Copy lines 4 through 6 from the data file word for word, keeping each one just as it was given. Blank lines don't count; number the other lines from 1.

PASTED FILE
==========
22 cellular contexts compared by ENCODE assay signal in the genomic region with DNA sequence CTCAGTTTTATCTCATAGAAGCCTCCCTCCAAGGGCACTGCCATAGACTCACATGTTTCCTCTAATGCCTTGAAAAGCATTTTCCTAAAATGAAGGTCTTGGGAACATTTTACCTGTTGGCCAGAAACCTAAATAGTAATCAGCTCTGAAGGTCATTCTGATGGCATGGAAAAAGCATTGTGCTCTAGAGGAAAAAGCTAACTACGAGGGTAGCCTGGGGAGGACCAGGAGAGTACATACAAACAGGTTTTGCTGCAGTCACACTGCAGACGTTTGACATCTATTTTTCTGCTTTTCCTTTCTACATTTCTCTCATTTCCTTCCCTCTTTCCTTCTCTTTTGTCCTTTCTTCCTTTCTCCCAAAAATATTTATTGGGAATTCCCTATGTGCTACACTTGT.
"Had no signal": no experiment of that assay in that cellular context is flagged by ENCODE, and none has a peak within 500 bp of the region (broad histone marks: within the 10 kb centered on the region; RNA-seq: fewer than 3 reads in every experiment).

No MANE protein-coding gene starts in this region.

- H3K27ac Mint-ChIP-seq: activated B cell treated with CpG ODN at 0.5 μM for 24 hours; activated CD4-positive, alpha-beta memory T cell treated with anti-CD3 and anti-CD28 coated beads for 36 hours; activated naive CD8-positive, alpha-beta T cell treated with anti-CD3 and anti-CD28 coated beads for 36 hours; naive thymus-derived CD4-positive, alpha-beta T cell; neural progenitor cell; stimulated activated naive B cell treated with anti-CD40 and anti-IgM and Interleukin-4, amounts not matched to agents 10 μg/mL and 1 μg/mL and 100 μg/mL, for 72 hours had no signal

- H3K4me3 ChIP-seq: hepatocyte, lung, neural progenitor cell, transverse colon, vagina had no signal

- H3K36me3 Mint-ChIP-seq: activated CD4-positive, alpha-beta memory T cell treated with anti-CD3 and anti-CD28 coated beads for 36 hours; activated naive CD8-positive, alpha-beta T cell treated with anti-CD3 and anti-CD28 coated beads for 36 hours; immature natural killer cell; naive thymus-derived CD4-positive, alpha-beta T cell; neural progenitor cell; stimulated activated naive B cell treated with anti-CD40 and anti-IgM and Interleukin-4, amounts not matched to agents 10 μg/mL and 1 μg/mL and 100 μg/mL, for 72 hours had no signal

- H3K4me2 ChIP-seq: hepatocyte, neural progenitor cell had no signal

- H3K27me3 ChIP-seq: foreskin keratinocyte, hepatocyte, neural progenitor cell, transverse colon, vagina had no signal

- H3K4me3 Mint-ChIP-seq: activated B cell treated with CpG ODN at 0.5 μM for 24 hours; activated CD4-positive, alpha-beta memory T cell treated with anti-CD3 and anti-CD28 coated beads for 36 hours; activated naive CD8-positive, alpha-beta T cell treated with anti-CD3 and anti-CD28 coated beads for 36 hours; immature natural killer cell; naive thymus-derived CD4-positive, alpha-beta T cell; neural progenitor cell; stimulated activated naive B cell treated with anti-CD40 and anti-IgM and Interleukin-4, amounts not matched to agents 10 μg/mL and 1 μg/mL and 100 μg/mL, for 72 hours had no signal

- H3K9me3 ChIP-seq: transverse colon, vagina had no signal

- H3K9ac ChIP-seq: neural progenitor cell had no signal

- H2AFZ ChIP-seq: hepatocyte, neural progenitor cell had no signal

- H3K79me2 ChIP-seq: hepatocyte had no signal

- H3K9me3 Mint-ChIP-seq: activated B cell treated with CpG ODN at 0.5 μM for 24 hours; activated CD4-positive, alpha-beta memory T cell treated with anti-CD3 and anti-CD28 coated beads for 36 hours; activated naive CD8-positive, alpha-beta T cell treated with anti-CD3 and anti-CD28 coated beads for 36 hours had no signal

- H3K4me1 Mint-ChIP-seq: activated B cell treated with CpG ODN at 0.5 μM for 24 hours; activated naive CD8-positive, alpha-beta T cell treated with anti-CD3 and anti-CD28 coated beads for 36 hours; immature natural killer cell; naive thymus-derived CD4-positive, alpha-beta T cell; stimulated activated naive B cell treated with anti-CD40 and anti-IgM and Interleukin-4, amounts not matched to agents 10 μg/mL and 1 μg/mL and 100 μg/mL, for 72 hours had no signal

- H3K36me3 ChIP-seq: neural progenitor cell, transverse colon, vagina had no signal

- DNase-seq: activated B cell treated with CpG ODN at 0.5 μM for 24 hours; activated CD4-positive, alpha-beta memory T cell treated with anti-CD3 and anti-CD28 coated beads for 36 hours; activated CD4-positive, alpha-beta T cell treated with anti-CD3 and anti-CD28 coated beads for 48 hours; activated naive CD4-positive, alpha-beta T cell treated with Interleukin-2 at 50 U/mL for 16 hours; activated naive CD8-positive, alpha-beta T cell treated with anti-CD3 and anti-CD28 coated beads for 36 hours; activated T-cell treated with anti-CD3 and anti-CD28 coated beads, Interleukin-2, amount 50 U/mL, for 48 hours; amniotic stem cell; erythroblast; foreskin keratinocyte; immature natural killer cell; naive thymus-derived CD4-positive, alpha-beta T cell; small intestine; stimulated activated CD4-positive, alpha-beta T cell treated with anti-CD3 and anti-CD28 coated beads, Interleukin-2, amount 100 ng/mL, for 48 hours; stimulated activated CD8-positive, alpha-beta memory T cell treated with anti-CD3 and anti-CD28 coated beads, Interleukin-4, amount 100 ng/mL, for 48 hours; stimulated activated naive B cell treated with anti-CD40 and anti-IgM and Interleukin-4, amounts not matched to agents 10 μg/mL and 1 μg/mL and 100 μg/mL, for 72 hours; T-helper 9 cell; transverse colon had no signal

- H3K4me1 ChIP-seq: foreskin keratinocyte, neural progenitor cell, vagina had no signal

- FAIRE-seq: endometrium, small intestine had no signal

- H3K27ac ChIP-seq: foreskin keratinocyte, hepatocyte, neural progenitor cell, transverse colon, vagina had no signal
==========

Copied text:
- H3K27ac Mint-ChIP-seq: activated B cell treated with CpG ODN at 0.5 μM for 24 hours; activated CD4-positive, alpha-beta memory T cell treated with anti-CD3 and anti-CD28 coated beads for 36 hours; activated naive CD8-positive, alpha-beta T cell treated with anti-CD3 and anti-CD28 coated beads for 36 hours; naive thymus-derived CD4-positive, alpha-beta T cell; neural progenitor cell; stimulated activated naive B cell treated with anti-CD40 and anti-IgM and Interleukin-4, amounts not matched to agents 10 μg/mL and 1 μg/mL and 100 μg/mL, for 72 hours had no signal

- H3K4me3 ChIP-seq: hepatocyte, lung, neural progenitor cell, transverse colon, vagina had no signal

- H3K36me3 Mint-ChIP-seq: activated CD4-positive, alpha-beta memory T cell treated with anti-CD3 and anti-CD28 coated beads for 36 hours; activated naive CD8-positive, alpha-beta T cell treated with anti-CD3 and anti-CD28 coated beads for 36 hours; immature natural killer cell; naive thymus-derived CD4-positive, alpha-beta T cell; neural progenitor cell; stimulated activated naive B cell treated with anti-CD40 and anti-IgM and Interleukin-4, amounts not matched to agents 10 μg/mL and 1 μg/mL and 100 μg/mL, for 72 hours had no signal